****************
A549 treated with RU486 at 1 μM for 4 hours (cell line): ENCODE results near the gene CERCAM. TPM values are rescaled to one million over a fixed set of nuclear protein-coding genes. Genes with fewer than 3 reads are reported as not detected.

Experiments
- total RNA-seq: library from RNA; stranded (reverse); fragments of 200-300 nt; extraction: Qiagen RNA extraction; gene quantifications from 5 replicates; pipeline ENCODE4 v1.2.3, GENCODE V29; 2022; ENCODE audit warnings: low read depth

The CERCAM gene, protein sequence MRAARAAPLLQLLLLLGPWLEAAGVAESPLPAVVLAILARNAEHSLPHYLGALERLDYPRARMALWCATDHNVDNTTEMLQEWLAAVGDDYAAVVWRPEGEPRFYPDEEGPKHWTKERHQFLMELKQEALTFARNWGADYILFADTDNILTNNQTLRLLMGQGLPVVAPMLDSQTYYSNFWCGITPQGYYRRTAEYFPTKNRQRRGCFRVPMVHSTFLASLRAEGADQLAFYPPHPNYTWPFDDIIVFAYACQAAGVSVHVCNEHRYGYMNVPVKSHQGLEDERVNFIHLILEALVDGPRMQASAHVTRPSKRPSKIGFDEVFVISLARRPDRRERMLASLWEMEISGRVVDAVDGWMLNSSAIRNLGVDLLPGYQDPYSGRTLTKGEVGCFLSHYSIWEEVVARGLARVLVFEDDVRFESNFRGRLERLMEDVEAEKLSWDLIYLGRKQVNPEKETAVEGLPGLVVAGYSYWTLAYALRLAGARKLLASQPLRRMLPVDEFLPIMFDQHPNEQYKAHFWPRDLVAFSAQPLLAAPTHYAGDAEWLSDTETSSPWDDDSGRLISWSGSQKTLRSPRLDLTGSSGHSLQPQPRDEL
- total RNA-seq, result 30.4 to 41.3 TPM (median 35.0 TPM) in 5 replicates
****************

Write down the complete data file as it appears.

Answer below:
A549 treated with RU486 at 1 μM for 4 hours (cell line): ENCODE results near the gene CERCAM. TPM values are rescaled to one million over a fixed set of nuclear protein-coding genes. Genes with fewer than 3 reads are reported as not detected.

Experiments
- total RNA-seq: library from RNA; stranded (reverse); fragments of 200-300 nt; extraction: Qiagen RNA extraction; gene quantifications from 5 replicates; pipeline ENCODE4 v1.2.3, GENCODE V29; 2022; ENCODE audit warnings: low read depth

The CERCAM gene, protein sequence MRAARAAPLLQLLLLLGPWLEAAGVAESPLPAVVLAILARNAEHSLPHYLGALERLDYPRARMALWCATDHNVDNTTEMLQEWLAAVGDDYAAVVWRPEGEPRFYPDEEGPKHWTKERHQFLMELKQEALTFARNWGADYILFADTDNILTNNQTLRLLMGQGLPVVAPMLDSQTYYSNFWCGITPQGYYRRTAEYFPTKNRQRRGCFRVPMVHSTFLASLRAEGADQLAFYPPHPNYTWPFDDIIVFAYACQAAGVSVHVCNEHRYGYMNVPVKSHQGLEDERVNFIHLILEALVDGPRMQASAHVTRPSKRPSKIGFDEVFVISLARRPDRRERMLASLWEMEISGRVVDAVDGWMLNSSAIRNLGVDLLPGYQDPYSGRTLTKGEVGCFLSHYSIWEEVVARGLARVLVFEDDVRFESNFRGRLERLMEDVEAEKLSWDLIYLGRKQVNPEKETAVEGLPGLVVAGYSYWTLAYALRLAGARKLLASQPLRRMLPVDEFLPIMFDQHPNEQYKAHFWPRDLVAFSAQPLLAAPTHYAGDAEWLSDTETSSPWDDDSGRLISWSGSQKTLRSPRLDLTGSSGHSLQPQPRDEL
- total RNA-seq, result 30.4 to 41.3 TPM (median 35.0 TPM) in 5 replicates